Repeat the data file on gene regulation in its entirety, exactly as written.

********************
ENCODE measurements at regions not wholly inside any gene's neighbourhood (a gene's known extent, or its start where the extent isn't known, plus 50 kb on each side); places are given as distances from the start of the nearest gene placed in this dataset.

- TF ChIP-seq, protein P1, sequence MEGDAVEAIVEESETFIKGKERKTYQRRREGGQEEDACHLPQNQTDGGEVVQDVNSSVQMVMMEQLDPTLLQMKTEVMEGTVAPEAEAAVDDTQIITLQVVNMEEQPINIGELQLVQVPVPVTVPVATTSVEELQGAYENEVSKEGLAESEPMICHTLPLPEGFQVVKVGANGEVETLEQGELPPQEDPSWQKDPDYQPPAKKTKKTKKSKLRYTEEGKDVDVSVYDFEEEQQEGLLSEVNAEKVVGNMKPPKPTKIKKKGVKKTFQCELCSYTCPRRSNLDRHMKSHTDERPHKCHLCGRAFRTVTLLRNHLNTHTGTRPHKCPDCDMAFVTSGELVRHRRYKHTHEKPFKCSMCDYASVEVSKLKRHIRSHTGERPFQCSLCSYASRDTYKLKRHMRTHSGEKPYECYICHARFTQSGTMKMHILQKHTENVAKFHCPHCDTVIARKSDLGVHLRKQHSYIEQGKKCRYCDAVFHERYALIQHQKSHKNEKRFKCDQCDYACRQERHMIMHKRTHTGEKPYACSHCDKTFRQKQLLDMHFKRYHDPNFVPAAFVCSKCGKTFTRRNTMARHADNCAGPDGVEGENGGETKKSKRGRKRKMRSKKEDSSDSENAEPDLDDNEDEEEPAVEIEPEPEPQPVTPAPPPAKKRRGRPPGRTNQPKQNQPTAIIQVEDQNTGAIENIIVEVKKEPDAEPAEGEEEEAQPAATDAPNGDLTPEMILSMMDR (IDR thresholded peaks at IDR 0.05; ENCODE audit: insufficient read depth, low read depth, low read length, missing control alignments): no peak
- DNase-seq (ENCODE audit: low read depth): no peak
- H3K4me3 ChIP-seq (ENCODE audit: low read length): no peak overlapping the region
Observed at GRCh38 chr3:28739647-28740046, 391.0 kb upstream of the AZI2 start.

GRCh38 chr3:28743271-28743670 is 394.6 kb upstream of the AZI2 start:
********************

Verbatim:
ENCODE measurements at regions not wholly inside any gene's neighbourhood (a gene's known extent, or its start where the extent isn't known, plus 50 kb on each side); places are given as distances from the start of the nearest gene placed in this dataset.

- TF ChIP-seq, protein P1, sequence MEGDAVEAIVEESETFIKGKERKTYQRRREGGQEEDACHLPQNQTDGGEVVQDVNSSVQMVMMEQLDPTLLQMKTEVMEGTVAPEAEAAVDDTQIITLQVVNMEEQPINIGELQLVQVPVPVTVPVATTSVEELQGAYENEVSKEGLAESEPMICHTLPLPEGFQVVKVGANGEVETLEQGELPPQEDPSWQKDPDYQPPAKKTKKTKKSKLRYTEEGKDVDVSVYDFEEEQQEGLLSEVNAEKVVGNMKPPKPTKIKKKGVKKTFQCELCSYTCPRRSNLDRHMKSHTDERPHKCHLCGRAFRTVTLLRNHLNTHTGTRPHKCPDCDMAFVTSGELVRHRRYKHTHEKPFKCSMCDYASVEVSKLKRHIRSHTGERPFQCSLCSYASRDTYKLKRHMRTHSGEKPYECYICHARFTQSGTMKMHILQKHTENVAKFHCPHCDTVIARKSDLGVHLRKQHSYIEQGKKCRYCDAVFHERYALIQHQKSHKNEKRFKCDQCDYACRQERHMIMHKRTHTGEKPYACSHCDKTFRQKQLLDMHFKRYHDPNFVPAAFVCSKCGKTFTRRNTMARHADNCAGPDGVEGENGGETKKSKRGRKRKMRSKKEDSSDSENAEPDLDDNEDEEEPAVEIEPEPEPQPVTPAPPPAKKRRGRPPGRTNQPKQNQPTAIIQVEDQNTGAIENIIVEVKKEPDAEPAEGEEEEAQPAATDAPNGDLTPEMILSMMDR (IDR thresholded peaks at IDR 0.05; ENCODE audit: insufficient read depth, low read depth, low read length, missing control alignments): no peak
- DNase-seq (ENCODE audit: low read depth): no peak
- H3K4me3 ChIP-seq (ENCODE audit: low read length): no peak overlapping the region
Observed at GRCh38 chr3:28739647-28740046, 391.0 kb upstream of the AZI2 start.

GRCh38 chr3:28743271-28743670 is 394.6 kb upstream of the AZI2 start: